Monday, June 28, 2010

Stylin' (UPDATED)

Mike Madison has some thoughts on the Christo-"influenced" AT&T TV ad (mentioned earlier here). He's not sympathetic to the claim "that copyright protects a creator’s 'style,' rather than particular works," and links to an early post of mine on the subject.

But why shouldn't copyright protect an artist's style, particularly when it's as distinctive as Madison concedes Christo and Jeanne-Claude's is here?

What's the argument -- from a policy perspective, rather than a formalist reading of the statute -- for protecting an individual work by these artists (certainly AT&T could not have used photos of The Gates in the ad) but not a generic work that is unmistakenly in their style, that is clearly intended to evoke their work?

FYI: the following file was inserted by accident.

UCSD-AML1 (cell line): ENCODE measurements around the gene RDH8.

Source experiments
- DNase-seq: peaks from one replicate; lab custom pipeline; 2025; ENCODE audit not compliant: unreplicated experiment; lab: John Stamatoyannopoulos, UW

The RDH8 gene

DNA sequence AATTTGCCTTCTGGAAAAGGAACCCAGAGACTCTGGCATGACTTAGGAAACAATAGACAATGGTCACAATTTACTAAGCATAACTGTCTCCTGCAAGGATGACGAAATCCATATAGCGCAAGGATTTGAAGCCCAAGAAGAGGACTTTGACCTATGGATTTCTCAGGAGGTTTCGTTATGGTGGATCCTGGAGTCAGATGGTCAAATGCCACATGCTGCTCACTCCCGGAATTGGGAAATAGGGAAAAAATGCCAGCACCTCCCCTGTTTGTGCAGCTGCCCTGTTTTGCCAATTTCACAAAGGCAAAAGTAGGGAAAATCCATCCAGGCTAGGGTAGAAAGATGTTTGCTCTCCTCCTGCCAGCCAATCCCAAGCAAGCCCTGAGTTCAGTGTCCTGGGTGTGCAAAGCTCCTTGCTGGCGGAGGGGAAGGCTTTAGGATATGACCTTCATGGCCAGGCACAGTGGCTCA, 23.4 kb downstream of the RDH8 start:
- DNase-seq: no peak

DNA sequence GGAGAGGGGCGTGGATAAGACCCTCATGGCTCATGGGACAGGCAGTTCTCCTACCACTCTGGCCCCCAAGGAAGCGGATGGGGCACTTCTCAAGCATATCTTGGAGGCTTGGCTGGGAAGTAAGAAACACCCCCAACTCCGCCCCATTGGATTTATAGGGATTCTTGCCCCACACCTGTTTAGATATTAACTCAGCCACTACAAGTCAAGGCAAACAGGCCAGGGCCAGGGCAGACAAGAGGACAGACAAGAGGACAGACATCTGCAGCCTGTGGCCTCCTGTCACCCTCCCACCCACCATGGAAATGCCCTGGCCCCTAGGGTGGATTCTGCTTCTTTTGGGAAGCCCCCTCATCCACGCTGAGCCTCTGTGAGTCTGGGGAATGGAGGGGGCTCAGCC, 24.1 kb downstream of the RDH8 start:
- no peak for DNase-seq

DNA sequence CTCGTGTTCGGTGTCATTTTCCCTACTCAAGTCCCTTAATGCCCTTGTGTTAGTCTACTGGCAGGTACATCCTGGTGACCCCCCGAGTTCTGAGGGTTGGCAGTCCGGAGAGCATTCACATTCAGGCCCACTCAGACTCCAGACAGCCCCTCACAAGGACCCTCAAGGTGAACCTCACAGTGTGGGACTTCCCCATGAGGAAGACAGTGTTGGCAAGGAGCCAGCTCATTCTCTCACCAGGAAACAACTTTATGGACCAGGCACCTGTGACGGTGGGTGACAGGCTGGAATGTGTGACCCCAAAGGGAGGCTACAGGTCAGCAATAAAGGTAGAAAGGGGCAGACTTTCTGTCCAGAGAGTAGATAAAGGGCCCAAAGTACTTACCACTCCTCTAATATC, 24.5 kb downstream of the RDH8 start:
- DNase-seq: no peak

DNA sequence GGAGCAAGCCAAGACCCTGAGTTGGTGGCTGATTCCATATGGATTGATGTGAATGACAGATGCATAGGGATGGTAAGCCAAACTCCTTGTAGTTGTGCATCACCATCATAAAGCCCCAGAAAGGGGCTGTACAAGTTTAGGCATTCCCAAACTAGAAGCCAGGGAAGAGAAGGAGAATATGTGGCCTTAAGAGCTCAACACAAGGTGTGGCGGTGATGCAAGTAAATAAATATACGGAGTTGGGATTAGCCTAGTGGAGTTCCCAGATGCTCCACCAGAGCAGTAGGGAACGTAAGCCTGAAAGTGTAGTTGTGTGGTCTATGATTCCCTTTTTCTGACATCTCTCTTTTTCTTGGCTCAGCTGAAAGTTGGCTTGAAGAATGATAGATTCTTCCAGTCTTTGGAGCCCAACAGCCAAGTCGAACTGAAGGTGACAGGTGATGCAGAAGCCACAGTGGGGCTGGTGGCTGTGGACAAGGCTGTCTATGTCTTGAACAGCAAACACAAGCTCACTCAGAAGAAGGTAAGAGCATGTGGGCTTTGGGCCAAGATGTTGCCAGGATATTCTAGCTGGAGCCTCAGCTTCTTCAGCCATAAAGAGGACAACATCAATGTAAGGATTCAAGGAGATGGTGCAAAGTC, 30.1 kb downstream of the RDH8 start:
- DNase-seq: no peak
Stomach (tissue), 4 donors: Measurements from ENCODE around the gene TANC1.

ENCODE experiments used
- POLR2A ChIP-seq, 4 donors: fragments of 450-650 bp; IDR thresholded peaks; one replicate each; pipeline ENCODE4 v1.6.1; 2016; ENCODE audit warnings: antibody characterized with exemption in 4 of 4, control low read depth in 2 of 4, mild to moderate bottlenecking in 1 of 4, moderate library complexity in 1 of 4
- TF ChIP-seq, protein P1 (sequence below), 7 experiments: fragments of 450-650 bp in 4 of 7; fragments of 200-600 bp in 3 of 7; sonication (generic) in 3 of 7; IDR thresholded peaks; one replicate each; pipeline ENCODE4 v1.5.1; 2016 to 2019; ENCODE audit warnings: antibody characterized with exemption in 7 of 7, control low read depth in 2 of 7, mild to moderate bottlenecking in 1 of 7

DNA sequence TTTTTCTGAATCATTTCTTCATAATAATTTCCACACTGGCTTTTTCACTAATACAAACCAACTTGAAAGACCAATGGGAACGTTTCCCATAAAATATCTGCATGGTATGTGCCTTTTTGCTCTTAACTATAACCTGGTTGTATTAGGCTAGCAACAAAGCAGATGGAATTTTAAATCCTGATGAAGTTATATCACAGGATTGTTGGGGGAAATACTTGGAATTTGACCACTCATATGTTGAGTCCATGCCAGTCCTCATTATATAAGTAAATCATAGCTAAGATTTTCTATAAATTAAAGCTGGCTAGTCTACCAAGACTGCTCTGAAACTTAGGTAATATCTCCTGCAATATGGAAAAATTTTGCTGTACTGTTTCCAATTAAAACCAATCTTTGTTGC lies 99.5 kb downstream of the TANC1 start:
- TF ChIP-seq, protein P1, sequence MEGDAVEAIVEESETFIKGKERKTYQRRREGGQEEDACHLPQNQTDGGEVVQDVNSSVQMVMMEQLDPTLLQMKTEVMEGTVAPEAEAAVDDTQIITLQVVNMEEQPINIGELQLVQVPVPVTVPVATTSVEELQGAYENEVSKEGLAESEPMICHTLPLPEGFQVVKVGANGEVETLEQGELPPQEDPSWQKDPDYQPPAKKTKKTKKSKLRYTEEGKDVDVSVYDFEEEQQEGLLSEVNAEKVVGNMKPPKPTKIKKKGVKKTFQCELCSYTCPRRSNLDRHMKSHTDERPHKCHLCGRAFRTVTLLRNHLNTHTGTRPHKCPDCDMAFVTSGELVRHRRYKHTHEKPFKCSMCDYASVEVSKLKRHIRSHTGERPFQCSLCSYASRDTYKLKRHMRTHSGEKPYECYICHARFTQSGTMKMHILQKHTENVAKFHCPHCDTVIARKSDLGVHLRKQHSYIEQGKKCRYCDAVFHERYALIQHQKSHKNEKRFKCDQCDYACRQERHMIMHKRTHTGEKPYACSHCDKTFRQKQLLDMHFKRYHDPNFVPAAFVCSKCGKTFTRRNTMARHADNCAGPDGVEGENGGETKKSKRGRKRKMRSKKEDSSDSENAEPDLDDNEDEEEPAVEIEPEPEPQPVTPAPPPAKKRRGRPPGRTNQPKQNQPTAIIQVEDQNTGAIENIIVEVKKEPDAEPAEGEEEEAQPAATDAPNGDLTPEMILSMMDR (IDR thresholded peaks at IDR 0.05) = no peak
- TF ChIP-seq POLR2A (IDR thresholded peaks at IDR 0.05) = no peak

Why protect all the particular Pollocks (or Rothkos or Newmans or etc.) but not a "composite" work that everyone would immediately recognize as "a Pollock"?

What do we hope to achieve by protecting the former, and aren't all the same goals met by protecting the latter?

UPDATE: Some thoughts from Michael Rushton.